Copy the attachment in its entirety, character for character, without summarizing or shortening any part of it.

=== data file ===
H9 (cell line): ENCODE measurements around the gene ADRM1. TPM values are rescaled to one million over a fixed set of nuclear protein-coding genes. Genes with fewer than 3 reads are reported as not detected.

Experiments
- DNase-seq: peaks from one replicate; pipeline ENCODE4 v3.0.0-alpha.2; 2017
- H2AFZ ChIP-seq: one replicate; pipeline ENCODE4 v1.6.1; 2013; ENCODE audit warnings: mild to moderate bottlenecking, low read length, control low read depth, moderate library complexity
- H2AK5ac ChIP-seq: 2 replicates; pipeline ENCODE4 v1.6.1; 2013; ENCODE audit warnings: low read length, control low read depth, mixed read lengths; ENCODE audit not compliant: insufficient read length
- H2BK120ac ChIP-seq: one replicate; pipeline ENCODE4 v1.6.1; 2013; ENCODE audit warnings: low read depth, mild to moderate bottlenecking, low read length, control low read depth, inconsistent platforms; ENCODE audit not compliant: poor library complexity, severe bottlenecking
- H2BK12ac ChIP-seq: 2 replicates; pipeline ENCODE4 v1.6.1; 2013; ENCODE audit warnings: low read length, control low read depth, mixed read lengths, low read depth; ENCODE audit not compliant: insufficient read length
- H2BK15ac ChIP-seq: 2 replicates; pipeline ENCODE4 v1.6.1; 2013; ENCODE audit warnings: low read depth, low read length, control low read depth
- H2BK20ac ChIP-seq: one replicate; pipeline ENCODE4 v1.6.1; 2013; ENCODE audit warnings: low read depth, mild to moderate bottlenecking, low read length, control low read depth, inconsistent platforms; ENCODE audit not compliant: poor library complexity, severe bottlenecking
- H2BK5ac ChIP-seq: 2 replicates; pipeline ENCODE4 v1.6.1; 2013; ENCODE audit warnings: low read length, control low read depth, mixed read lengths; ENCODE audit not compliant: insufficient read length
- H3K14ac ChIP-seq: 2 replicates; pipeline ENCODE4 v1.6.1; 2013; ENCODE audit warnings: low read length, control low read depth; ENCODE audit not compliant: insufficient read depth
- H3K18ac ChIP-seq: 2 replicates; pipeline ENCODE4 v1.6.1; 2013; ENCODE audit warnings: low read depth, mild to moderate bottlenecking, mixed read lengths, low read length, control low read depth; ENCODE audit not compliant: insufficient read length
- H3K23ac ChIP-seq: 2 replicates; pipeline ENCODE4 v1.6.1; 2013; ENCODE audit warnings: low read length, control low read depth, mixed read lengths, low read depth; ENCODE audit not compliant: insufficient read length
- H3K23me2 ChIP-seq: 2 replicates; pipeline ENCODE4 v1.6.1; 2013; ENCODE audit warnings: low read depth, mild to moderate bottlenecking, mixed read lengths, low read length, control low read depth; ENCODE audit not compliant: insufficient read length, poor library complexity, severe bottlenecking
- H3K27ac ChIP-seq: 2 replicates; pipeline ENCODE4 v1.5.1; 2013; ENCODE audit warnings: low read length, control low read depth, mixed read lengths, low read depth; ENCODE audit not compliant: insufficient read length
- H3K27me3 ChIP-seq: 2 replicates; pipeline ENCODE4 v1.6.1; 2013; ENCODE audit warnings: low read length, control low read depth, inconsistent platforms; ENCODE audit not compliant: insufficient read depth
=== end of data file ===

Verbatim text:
H9 (cell line): ENCODE measurements around the gene ADRM1. TPM values are rescaled to one million over a fixed set of nuclear protein-coding genes. Genes with fewer than 3 reads are reported as not detected.

Experiments
- DNase-seq: peaks from one replicate; pipeline ENCODE4 v3.0.0-alpha.2; 2017
- H2AFZ ChIP-seq: one replicate; pipeline ENCODE4 v1.6.1; 2013; ENCODE audit warnings: mild to moderate bottlenecking, low read length, control low read depth, moderate library complexity
- H2AK5ac ChIP-seq: 2 replicates; pipeline ENCODE4 v1.6.1; 2013; ENCODE audit warnings: low read length, control low read depth, mixed read lengths; ENCODE audit not compliant: insufficient read length
- H2BK120ac ChIP-seq: one replicate; pipeline ENCODE4 v1.6.1; 2013; ENCODE audit warnings: low read depth, mild to moderate bottlenecking, low read length, control low read depth, inconsistent platforms; ENCODE audit not compliant: poor library complexity, severe bottlenecking
- H2BK12ac ChIP-seq: 2 replicates; pipeline ENCODE4 v1.6.1; 2013; ENCODE audit warnings: low read length, control low read depth, mixed read lengths, low read depth; ENCODE audit not compliant: insufficient read length
- H2BK15ac ChIP-seq: 2 replicates; pipeline ENCODE4 v1.6.1; 2013; ENCODE audit warnings: low read depth, low read length, control low read depth
- H2BK20ac ChIP-seq: one replicate; pipeline ENCODE4 v1.6.1; 2013; ENCODE audit warnings: low read depth, mild to moderate bottlenecking, low read length, control low read depth, inconsistent platforms; ENCODE audit not compliant: poor library complexity, severe bottlenecking
- H2BK5ac ChIP-seq: 2 replicates; pipeline ENCODE4 v1.6.1; 2013; ENCODE audit warnings: low read length, control low read depth, mixed read lengths; ENCODE audit not compliant: insufficient read length
- H3K14ac ChIP-seq: 2 replicates; pipeline ENCODE4 v1.6.1; 2013; ENCODE audit warnings: low read length, control low read depth; ENCODE audit not compliant: insufficient read depth
- H3K18ac ChIP-seq: 2 replicates; pipeline ENCODE4 v1.6.1; 2013; ENCODE audit warnings: low read depth, mild to moderate bottlenecking, mixed read lengths, low read length, control low read depth; ENCODE audit not compliant: insufficient read length
- H3K23ac ChIP-seq: 2 replicates; pipeline ENCODE4 v1.6.1; 2013; ENCODE audit warnings: low read length, control low read depth, mixed read lengths, low read depth; ENCODE audit not compliant: insufficient read length
- H3K23me2 ChIP-seq: 2 replicates; pipeline ENCODE4 v1.6.1; 2013; ENCODE audit warnings: low read depth, mild to moderate bottlenecking, mixed read lengths, low read length, control low read depth; ENCODE audit not compliant: insufficient read length, poor library complexity, severe bottlenecking
- H3K27ac ChIP-seq: 2 replicates; pipeline ENCODE4 v1.5.1; 2013; ENCODE audit warnings: low read length, control low read depth, mixed read lengths, low read depth; ENCODE audit not compliant: insufficient read length
- H3K27me3 ChIP-seq: 2 replicates; pipeline ENCODE4 v1.6.1; 2013; ENCODE audit warnings: low read length, control low read depth, inconsistent platforms; ENCODE audit not compliant: insufficient read depth